Ashley A Smith
May 10, 2023
For the first time since it opened, Calbright College isn’t facing an attempt to shut its doors – amid much criticism. In fact, the state’s online-only community college has launched its first apprenticeship partnership.
In April, the college announced that its first group of nine students would be placed in a yearlong paid tech apprenticeship in customer relationship management skills with Fresno-based Bitwise Industries, which bridges people from underserved communities to tech companies. It’s the first such apprenticeship offered by Calbright to its students, who tend to be older, working adults seeking certifications to help them move to higher-paying jobs.
Paige Davis, 36, who moved from Oklahoma to Sacramento in September, enrolled in Calbright in January to earn her customer relationship management certificate. Davis, one of the nine Bitwise apprentices, had her sights set on getting the apprenticeship as soon as she learned about the opportunity, she said.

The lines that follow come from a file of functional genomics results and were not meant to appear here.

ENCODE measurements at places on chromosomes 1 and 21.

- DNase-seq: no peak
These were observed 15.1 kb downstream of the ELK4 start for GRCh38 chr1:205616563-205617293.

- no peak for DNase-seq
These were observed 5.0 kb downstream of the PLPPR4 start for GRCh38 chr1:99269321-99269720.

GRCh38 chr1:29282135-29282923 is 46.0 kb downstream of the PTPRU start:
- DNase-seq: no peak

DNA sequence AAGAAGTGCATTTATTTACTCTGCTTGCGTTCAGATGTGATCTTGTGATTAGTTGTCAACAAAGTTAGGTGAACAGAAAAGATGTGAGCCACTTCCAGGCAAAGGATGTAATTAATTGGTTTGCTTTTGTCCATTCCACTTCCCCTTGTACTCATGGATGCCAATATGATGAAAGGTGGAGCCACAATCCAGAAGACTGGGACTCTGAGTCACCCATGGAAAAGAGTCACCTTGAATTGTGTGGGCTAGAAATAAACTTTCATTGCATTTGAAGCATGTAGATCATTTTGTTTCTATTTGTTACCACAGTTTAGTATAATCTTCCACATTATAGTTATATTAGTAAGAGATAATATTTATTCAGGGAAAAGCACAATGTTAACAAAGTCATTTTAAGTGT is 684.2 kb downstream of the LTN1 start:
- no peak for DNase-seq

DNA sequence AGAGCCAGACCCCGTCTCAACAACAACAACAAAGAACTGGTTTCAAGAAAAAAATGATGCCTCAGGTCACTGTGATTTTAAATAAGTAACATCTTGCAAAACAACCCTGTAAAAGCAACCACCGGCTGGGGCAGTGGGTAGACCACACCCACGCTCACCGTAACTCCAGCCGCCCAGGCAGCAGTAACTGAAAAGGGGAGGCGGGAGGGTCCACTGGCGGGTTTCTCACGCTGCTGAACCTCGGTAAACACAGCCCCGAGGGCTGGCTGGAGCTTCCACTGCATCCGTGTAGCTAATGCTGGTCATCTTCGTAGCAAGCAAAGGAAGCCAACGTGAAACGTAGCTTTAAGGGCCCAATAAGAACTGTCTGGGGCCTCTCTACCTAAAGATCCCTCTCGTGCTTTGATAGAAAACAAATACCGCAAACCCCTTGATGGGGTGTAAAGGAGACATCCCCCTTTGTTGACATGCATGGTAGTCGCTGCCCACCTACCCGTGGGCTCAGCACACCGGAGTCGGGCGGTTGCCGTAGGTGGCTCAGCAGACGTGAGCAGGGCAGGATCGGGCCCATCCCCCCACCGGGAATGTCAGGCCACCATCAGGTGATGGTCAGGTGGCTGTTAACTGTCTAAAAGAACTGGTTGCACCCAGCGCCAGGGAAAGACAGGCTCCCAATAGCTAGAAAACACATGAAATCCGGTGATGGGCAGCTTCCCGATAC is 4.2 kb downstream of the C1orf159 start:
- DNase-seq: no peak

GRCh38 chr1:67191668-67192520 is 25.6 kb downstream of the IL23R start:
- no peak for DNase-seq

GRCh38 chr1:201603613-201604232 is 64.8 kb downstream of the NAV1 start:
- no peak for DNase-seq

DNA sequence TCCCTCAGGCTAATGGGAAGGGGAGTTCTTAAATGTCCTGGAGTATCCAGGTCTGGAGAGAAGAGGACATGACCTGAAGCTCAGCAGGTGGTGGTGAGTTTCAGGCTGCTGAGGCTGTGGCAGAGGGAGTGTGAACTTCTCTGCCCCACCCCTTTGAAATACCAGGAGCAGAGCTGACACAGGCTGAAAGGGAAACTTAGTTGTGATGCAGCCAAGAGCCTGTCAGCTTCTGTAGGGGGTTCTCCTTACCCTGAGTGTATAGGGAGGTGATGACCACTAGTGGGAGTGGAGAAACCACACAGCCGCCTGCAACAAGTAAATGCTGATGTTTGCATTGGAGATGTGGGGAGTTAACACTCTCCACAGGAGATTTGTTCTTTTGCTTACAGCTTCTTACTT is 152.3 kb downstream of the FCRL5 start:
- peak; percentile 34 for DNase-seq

Davis, who has worked various odd jobs, said she focused on finishing the certificate quickly to get a better-paying job.
“I did the program really fast … but I knew I had to put in the work in order to get where I wanted to be,” Davis said, adding that the certificate can usually take eight to 10 months to complete. “It’s just me in California, and I don’t have a lot of family, and I don’t have a large support system, so if something fails, I can’t just call a friend. I had to make sure that I’m stable and safe and all of those things that you hope to be as an adult.”
Calbright, which opened its doors to students in October 2019, is a free, self-paced alternative to traditional colleges. The college uses a competency-based education model that assesses students based on their skills, not the amount of time they spend in a class. Students can also earn certificates in information technology and cybersecurity.